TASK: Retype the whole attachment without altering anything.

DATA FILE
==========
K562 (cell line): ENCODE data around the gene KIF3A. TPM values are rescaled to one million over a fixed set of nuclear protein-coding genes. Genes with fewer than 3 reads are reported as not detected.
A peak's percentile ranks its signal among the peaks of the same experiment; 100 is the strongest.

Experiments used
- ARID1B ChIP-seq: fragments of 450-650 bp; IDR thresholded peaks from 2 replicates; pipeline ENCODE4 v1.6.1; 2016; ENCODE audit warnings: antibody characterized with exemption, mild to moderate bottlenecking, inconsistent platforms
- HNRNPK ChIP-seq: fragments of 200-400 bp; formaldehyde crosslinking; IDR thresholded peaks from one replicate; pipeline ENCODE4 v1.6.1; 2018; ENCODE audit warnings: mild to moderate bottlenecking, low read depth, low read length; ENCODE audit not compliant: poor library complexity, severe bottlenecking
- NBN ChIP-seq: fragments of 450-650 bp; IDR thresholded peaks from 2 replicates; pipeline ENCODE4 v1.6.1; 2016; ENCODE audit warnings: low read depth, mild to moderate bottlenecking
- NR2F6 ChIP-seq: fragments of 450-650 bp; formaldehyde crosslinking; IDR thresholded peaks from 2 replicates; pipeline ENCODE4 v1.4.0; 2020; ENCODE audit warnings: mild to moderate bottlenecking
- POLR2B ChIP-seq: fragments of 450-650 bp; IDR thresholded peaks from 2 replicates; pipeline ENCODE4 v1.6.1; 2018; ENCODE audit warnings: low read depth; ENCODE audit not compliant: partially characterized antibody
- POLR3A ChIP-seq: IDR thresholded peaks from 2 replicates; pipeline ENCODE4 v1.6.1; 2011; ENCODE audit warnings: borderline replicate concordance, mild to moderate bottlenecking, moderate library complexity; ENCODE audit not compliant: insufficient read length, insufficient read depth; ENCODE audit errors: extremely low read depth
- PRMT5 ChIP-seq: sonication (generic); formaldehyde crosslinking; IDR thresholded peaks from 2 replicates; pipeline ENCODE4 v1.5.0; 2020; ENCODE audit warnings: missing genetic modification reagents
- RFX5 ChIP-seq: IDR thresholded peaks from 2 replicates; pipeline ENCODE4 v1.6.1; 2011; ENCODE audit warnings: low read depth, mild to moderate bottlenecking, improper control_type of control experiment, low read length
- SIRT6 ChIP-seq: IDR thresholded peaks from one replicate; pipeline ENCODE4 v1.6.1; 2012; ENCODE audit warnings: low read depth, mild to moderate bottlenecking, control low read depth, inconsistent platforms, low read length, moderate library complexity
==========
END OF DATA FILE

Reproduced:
K562 (cell line): ENCODE data around the gene KIF3A. TPM values are rescaled to one million over a fixed set of nuclear protein-coding genes. Genes with fewer than 3 reads are reported as not detected.
A peak's percentile ranks its signal among the peaks of the same experiment; 100 is the strongest.

Experiments used
- ARID1B ChIP-seq: fragments of 450-650 bp; IDR thresholded peaks from 2 replicates; pipeline ENCODE4 v1.6.1; 2016; ENCODE audit warnings: antibody characterized with exemption, mild to moderate bottlenecking, inconsistent platforms
- HNRNPK ChIP-seq: fragments of 200-400 bp; formaldehyde crosslinking; IDR thresholded peaks from one replicate; pipeline ENCODE4 v1.6.1; 2018; ENCODE audit warnings: mild to moderate bottlenecking, low read depth, low read length; ENCODE audit not compliant: poor library complexity, severe bottlenecking
- NBN ChIP-seq: fragments of 450-650 bp; IDR thresholded peaks from 2 replicates; pipeline ENCODE4 v1.6.1; 2016; ENCODE audit warnings: low read depth, mild to moderate bottlenecking
- NR2F6 ChIP-seq: fragments of 450-650 bp; formaldehyde crosslinking; IDR thresholded peaks from 2 replicates; pipeline ENCODE4 v1.4.0; 2020; ENCODE audit warnings: mild to moderate bottlenecking
- POLR2B ChIP-seq: fragments of 450-650 bp; IDR thresholded peaks from 2 replicates; pipeline ENCODE4 v1.6.1; 2018; ENCODE audit warnings: low read depth; ENCODE audit not compliant: partially characterized antibody
- POLR3A ChIP-seq: IDR thresholded peaks from 2 replicates; pipeline ENCODE4 v1.6.1; 2011; ENCODE audit warnings: borderline replicate concordance, mild to moderate bottlenecking, moderate library complexity; ENCODE audit not compliant: insufficient read length, insufficient read depth; ENCODE audit errors: extremely low read depth
- PRMT5 ChIP-seq: sonication (generic); formaldehyde crosslinking; IDR thresholded peaks from 2 replicates; pipeline ENCODE4 v1.5.0; 2020; ENCODE audit warnings: missing genetic modification reagents
- RFX5 ChIP-seq: IDR thresholded peaks from 2 replicates; pipeline ENCODE4 v1.6.1; 2011; ENCODE audit warnings: low read depth, mild to moderate bottlenecking, improper control_type of control experiment, low read length
- SIRT6 ChIP-seq: IDR thresholded peaks from one replicate; pipeline ENCODE4 v1.6.1; 2012; ENCODE audit warnings: low read depth, mild to moderate bottlenecking, control low read depth, inconsistent platforms, low read length, moderate library complexity